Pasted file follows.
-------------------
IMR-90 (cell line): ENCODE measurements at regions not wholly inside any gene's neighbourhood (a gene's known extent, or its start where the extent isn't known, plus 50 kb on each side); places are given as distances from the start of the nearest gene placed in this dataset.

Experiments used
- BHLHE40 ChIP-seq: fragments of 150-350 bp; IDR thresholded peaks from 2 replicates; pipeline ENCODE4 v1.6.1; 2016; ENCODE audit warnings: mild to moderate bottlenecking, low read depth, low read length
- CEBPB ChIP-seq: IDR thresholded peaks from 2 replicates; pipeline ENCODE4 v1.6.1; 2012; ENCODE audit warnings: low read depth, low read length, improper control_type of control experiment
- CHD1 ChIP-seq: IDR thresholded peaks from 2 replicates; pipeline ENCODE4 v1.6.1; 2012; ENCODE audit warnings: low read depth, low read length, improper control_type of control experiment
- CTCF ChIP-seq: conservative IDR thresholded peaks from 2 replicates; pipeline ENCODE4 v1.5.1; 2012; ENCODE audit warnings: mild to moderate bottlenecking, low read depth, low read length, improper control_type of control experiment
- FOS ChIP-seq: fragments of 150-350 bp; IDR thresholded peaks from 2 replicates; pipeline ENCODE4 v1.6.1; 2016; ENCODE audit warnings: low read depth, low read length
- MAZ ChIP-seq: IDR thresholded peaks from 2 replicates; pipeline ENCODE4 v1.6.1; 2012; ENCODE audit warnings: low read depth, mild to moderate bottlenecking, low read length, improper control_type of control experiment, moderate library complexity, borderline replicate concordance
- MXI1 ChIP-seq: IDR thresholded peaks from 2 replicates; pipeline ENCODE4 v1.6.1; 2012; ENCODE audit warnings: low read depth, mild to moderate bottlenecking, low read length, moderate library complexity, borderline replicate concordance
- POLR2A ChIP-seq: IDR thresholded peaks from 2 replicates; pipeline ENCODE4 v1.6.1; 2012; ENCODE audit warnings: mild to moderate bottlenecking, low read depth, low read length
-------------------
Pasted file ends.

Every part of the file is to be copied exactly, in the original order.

IMR-90 (cell line): ENCODE measurements at regions not wholly inside any gene's neighbourhood (a gene's known extent, or its start where the extent isn't known, plus 50 kb on each side); places are given as distances from the start of the nearest gene placed in this dataset.

Experiments used
- BHLHE40 ChIP-seq: fragments of 150-350 bp; IDR thresholded peaks from 2 replicates; pipeline ENCODE4 v1.6.1; 2016; ENCODE audit warnings: mild to moderate bottlenecking, low read depth, low read length
- CEBPB ChIP-seq: IDR thresholded peaks from 2 replicates; pipeline ENCODE4 v1.6.1; 2012; ENCODE audit warnings: low read depth, low read length, improper control_type of control experiment
- CHD1 ChIP-seq: IDR thresholded peaks from 2 replicates; pipeline ENCODE4 v1.6.1; 2012; ENCODE audit warnings: low read depth, low read length, improper control_type of control experiment
- CTCF ChIP-seq: conservative IDR thresholded peaks from 2 replicates; pipeline ENCODE4 v1.5.1; 2012; ENCODE audit warnings: mild to moderate bottlenecking, low read depth, low read length, improper control_type of control experiment
- FOS ChIP-seq: fragments of 150-350 bp; IDR thresholded peaks from 2 replicates; pipeline ENCODE4 v1.6.1; 2016; ENCODE audit warnings: low read depth, low read length
- MAZ ChIP-seq: IDR thresholded peaks from 2 replicates; pipeline ENCODE4 v1.6.1; 2012; ENCODE audit warnings: low read depth, mild to moderate bottlenecking, low read length, improper control_type of control experiment, moderate library complexity, borderline replicate concordance
- MXI1 ChIP-seq: IDR thresholded peaks from 2 replicates; pipeline ENCODE4 v1.6.1; 2012; ENCODE audit warnings: low read depth, mild to moderate bottlenecking, low read length, moderate library complexity, borderline replicate concordance
- POLR2A ChIP-seq: IDR thresholded peaks from 2 replicates; pipeline ENCODE4 v1.6.1; 2012; ENCODE audit warnings: mild to moderate bottlenecking, low read depth, low read length